The Cathedral of Saint Sava in Belgrade, Serbia
The Church of Saint Sava is a Serbian Orthodox church located on the Vračar plateau in Belgrade. It is one of the largest Orthodox churches in the world and ranks among the largest church buildings in the world.
The Temple Expiatori del Sagrat Cor in Barcelona, Spain
The Temple Expiatori del Sagrat Cor is a Roman Catholic church and minor basilica located on the summit of Mount Tibidabo in Barcelona, Catalonia, Spain. The building is the work of the Spanish Catalan architect Enric Sagnier and was completed by his son Josep Maria Sagnier i Vidal. The construction of the church, dedicated to the Sacred Heart of Jesus, lasted from 1902 to 1961.
Uspensky Orthodox Cathedral in Helsinki, FinlandUspenski Cathedral is an Eastern Orthodox cathedral in Helsinki, Finland, dedicated to the Dormition of theTheotokos (the Virgin Mary). Its name comes from the Old Church Slavonic word uspenie, which denotes the Dormition. Designed by the Russian architect Aleksey Gornostayev (1808–1862). The cathedral was built after his death in 1862–1868.
Holy Trinity Cathedral of Tbilisi, Georgia
The Holy Trinity Cathedral of Tbilisi commonly known as Sameba is the main cathedral of the Georgian Orthodox Church located in Tbilisi, the capital of Georgia. Constructed between 1995 and 2004, it is the third-tallest Eastern Orthodox cathedral in the world and considered to be one of the largest religious buildings in the South Caucasus along with the Saint Gregory the Illuminator Cathedral in Yerevan (known as the Cathedral of Yerevan).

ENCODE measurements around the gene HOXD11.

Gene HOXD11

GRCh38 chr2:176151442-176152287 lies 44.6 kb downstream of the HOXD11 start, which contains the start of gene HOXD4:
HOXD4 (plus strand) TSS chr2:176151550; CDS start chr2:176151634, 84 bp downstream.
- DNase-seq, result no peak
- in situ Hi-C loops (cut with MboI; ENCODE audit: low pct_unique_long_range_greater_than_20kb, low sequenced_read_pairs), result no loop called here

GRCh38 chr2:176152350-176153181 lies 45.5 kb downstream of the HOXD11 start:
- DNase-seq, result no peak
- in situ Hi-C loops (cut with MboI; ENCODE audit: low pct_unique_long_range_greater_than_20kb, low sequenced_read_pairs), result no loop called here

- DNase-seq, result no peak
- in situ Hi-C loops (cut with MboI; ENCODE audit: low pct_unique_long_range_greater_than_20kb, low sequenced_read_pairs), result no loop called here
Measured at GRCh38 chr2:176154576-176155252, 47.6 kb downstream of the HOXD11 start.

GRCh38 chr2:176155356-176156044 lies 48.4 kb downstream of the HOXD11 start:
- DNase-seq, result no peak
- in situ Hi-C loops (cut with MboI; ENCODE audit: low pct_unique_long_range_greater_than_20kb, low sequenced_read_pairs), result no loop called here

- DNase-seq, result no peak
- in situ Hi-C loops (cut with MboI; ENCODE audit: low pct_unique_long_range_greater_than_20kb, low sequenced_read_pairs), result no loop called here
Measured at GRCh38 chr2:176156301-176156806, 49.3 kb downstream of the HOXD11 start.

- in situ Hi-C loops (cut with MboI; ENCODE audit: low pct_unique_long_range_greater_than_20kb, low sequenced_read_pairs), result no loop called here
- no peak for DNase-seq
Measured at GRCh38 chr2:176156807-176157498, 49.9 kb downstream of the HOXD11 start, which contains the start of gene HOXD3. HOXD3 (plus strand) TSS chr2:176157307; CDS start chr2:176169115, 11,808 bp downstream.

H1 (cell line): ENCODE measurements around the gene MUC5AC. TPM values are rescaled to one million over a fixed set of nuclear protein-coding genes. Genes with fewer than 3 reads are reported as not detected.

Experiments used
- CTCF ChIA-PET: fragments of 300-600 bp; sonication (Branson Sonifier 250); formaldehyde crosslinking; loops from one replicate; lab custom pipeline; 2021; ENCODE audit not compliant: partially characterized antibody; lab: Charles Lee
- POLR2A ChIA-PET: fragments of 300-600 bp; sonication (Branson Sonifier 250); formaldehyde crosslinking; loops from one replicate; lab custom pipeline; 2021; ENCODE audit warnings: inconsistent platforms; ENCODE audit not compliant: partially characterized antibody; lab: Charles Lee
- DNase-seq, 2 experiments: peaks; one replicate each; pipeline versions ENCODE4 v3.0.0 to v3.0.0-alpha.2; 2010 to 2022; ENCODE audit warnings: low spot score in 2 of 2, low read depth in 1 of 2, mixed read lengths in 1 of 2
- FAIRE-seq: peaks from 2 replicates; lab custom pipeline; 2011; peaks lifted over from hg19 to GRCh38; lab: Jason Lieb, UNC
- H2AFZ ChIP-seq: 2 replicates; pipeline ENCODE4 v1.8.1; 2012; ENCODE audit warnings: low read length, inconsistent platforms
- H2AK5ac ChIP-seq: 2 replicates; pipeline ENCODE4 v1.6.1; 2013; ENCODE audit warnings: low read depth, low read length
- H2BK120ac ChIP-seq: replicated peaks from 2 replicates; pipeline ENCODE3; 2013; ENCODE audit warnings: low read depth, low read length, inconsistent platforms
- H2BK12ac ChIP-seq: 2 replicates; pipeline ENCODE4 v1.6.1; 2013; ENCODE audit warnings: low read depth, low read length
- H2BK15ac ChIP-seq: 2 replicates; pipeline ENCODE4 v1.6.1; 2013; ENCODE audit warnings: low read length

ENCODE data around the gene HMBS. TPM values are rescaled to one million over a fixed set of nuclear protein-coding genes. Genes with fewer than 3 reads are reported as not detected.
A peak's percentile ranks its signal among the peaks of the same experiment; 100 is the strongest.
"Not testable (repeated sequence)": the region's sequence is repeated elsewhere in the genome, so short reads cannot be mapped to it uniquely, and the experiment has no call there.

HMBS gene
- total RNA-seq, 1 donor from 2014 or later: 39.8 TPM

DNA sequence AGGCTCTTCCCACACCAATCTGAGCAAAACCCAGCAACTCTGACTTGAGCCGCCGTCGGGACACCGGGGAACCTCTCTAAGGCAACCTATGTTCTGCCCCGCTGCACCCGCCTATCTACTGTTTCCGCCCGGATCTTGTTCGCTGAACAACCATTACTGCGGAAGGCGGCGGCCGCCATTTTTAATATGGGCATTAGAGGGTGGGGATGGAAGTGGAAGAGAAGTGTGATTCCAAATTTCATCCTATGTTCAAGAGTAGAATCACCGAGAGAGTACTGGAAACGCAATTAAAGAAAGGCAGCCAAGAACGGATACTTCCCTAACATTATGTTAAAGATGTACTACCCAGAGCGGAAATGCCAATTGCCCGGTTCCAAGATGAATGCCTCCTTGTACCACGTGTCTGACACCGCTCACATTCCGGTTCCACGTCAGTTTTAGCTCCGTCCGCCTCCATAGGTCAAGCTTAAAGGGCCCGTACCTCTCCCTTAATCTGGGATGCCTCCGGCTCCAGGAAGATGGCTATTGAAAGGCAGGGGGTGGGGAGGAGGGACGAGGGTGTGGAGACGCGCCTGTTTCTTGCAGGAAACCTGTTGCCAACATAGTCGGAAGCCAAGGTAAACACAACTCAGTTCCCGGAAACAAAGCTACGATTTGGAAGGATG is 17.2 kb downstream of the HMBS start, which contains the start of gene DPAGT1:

Palma Cathedral in Mallorca, Spain
The Cathedral of Santa Maria of Palma, more commonly referred to as La Seu, is a Gothic Roman Catholic cathedral located in Palma, Majorca, Spain, built on the site of a pre-existing Arab mosque. Designed in the Catalan Gothic style but with Northern European influences, it was begun by King James I of Aragon in 1229 but finished only in 1601.
Hallgrimskirkja Church in Reykjavik, Iceland
Inspired by Icelandic traditions, this modern cathedral, consecrated in 1986, has a 73m-high tower. State Architect Guðjón Samúelsson’s design of the church was commissioned in 1937. He is said to have designed it to resemble the basalt lava flows of Iceland’s landscape. It took 38 years to build the church. Construction work began in 1945 and ended in 1986.
Cathedral of Santa Maria del Fiore in Florence, Italy
The Cathedral di Santa Maria del Fiore is the main church of Florence, Italy. Il Duomo di Firenze, as it is ordinarily called, was begun in 1296 in the Gothic style to the design of Arnolfo di Cambio and completed structurally in 1436 with the dome engineered by Filippo Brunelleschi.